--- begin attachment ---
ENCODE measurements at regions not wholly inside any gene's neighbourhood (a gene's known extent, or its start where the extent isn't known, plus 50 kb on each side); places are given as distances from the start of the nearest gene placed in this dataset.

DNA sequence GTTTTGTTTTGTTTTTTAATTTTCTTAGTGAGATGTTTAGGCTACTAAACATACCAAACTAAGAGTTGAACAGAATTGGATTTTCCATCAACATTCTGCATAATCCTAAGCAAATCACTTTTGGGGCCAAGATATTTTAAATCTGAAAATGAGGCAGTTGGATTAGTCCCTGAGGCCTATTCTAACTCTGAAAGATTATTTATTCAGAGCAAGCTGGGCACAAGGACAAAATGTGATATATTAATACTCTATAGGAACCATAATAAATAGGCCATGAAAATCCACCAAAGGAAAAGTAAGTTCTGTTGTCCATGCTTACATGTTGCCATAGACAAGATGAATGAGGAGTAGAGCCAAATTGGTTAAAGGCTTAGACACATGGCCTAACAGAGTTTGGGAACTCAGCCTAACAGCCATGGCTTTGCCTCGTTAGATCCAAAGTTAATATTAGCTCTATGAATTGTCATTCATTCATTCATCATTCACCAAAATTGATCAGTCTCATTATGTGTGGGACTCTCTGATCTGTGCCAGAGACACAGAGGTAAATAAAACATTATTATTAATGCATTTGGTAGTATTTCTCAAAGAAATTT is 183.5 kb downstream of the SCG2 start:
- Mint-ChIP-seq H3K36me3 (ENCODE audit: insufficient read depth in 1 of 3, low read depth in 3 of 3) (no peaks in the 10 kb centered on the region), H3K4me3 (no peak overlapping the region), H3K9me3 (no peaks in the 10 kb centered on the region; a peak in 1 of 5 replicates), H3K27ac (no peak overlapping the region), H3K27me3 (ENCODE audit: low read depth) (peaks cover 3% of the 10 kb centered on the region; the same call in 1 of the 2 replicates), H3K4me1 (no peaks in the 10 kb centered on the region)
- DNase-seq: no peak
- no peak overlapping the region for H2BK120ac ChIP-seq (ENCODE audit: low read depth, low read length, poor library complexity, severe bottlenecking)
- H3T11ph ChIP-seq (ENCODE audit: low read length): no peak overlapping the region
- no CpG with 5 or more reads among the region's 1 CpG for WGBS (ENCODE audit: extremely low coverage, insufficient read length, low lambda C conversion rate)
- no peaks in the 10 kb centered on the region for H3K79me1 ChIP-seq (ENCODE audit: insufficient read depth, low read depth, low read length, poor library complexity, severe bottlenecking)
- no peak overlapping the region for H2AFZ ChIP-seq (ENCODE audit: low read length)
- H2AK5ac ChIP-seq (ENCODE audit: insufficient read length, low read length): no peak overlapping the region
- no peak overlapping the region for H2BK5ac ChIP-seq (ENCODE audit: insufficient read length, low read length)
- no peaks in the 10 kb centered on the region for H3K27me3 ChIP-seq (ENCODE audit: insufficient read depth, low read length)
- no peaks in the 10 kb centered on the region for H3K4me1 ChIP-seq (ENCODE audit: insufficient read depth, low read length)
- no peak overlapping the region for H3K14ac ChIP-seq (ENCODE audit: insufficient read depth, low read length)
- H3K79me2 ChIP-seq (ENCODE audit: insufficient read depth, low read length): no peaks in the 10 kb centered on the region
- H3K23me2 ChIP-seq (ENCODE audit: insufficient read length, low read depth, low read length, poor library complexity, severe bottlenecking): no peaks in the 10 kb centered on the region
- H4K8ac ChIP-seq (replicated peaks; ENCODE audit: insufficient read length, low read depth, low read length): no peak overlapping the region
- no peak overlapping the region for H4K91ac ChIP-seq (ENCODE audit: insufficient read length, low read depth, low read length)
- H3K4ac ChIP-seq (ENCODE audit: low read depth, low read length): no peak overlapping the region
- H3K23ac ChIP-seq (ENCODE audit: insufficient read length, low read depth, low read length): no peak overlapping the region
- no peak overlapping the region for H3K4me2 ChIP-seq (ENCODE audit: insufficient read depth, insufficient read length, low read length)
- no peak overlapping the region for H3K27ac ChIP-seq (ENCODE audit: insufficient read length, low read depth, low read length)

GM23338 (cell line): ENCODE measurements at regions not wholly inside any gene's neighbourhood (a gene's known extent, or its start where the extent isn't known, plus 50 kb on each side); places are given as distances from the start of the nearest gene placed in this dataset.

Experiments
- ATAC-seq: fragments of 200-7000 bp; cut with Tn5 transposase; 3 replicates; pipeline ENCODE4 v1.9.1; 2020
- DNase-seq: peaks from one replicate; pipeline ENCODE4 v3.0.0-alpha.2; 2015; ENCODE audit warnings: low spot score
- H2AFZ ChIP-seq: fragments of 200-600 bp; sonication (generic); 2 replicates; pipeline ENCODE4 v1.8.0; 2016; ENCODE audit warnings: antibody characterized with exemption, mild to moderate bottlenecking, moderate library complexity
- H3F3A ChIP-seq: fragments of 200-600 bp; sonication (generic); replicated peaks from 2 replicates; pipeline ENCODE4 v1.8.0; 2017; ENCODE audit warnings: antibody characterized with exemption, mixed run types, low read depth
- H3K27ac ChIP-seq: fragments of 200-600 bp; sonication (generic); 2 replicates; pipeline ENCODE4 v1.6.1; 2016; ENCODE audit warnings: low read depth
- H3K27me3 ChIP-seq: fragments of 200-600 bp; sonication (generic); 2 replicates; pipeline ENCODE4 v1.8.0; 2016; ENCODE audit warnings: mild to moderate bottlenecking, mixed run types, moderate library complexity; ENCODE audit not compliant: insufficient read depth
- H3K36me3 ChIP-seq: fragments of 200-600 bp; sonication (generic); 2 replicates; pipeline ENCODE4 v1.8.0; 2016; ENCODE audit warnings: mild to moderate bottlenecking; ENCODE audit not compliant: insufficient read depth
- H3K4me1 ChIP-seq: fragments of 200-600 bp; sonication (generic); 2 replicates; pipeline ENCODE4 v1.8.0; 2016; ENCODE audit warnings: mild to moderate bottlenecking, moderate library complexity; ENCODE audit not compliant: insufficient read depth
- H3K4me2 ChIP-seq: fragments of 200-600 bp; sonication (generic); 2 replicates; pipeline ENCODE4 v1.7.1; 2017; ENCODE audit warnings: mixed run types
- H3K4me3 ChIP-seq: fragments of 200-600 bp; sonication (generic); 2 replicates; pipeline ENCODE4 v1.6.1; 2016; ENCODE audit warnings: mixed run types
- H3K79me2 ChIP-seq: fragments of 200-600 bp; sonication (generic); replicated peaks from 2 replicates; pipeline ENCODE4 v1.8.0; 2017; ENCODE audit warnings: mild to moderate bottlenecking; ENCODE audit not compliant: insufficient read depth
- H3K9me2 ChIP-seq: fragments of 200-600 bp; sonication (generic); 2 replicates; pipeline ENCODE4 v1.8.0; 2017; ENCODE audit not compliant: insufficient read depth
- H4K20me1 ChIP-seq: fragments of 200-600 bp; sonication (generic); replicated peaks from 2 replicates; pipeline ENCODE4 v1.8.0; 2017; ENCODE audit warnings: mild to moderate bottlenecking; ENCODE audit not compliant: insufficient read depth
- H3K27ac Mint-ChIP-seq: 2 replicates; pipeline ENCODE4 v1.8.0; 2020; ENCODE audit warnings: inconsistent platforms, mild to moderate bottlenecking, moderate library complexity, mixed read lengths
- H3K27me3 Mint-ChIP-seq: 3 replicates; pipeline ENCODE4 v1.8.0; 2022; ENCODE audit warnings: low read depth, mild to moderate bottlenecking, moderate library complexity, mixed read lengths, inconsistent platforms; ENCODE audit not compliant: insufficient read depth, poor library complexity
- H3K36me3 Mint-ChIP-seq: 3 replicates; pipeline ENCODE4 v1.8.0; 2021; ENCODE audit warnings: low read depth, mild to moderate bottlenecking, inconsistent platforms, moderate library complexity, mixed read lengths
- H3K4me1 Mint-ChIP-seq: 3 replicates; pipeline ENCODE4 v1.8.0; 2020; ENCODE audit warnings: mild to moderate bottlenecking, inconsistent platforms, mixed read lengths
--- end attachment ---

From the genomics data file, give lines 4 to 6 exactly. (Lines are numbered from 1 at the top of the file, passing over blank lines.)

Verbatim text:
- DNase-seq: no peak
- no peak overlapping the region for H2BK120ac ChIP-seq (ENCODE audit: low read depth, low read length, poor library complexity, severe bottlenecking)
- H3T11ph ChIP-seq (ENCODE audit: low read length): no peak overlapping the region